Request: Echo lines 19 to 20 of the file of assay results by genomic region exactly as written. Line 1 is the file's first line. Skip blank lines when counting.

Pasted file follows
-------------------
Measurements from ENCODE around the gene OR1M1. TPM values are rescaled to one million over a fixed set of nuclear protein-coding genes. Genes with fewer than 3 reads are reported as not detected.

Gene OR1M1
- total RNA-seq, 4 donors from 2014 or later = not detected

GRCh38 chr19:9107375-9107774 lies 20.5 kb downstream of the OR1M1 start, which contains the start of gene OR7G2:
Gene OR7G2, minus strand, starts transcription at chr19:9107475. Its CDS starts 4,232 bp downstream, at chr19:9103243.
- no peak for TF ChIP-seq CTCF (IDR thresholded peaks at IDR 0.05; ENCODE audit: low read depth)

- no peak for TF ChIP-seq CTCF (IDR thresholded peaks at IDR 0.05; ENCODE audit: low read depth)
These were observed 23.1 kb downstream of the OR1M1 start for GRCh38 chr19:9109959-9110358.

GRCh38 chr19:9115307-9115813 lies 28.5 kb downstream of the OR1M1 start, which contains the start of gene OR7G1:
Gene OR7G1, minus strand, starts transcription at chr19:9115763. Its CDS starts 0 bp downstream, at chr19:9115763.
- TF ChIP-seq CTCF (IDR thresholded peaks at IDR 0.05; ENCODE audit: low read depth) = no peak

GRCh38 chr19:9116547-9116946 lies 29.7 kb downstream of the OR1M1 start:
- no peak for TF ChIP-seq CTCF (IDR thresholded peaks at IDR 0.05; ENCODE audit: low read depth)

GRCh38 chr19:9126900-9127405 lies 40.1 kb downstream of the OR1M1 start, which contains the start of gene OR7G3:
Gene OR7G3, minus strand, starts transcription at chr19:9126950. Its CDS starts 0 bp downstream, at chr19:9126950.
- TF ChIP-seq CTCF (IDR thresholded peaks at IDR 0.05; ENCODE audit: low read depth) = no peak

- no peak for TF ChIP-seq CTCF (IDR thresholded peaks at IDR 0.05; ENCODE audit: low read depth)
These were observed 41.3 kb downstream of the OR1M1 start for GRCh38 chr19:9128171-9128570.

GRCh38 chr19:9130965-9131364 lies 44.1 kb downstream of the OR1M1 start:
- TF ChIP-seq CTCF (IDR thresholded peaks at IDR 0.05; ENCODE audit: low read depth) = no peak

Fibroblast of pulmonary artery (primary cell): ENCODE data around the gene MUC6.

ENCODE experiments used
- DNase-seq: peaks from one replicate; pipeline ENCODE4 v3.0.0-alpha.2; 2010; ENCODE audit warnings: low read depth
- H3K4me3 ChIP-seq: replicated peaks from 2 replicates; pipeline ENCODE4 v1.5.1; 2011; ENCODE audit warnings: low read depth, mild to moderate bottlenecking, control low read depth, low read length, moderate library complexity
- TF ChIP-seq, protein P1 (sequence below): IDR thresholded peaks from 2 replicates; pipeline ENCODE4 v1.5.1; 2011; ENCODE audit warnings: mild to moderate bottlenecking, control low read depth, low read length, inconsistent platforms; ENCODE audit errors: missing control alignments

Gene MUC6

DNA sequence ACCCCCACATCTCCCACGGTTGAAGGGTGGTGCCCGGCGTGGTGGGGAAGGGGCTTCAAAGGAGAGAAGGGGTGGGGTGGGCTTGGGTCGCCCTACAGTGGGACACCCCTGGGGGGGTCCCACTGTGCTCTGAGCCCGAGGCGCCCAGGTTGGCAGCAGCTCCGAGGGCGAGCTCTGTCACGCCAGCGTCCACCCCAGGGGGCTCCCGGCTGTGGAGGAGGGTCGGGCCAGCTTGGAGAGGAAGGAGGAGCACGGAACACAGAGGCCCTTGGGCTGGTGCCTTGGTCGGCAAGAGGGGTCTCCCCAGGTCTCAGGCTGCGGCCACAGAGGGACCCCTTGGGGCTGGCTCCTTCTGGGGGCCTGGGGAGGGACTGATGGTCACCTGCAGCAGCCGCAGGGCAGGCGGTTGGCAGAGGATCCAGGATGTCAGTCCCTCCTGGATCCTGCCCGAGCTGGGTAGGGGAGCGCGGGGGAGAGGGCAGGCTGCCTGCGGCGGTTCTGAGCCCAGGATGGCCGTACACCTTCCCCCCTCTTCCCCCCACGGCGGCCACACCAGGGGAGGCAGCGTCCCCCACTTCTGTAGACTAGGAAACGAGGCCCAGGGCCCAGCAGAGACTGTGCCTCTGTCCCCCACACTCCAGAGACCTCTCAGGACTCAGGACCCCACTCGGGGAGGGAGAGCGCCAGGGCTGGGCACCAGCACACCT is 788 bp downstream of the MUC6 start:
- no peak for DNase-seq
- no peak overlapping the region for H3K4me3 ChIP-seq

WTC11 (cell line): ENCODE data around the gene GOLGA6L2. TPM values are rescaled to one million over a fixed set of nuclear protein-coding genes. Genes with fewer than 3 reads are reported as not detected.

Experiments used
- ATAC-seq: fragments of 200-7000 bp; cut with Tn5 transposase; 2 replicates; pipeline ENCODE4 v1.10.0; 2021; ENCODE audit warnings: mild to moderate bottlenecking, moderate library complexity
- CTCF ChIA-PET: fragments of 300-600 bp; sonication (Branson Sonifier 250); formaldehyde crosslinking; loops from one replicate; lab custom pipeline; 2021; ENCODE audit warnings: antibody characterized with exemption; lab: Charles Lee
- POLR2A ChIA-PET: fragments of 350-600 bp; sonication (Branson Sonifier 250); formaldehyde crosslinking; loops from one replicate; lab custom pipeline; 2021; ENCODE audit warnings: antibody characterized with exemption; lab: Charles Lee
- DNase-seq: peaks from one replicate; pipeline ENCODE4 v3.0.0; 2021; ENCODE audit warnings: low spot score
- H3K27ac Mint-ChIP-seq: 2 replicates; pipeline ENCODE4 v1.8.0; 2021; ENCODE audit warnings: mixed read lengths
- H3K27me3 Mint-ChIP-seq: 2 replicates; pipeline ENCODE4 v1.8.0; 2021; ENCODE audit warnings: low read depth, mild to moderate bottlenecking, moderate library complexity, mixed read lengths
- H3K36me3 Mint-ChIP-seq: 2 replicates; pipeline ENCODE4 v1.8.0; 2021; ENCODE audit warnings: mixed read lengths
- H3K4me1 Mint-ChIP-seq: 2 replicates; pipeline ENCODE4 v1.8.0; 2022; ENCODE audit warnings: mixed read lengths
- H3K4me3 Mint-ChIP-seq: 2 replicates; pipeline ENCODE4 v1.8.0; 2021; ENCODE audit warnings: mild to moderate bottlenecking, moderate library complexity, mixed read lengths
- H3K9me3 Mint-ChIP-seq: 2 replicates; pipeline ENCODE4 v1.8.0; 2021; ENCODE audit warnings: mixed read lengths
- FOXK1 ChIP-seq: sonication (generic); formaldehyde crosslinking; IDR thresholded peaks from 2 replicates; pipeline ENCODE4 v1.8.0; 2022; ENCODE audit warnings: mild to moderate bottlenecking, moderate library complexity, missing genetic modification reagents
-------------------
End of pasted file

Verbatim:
GRCh38 chr19:9130965-9131364 lies 44.1 kb downstream of the OR1M1 start:
- TF ChIP-seq CTCF (IDR thresholded peaks at IDR 0.05; ENCODE audit: low read depth) = no peak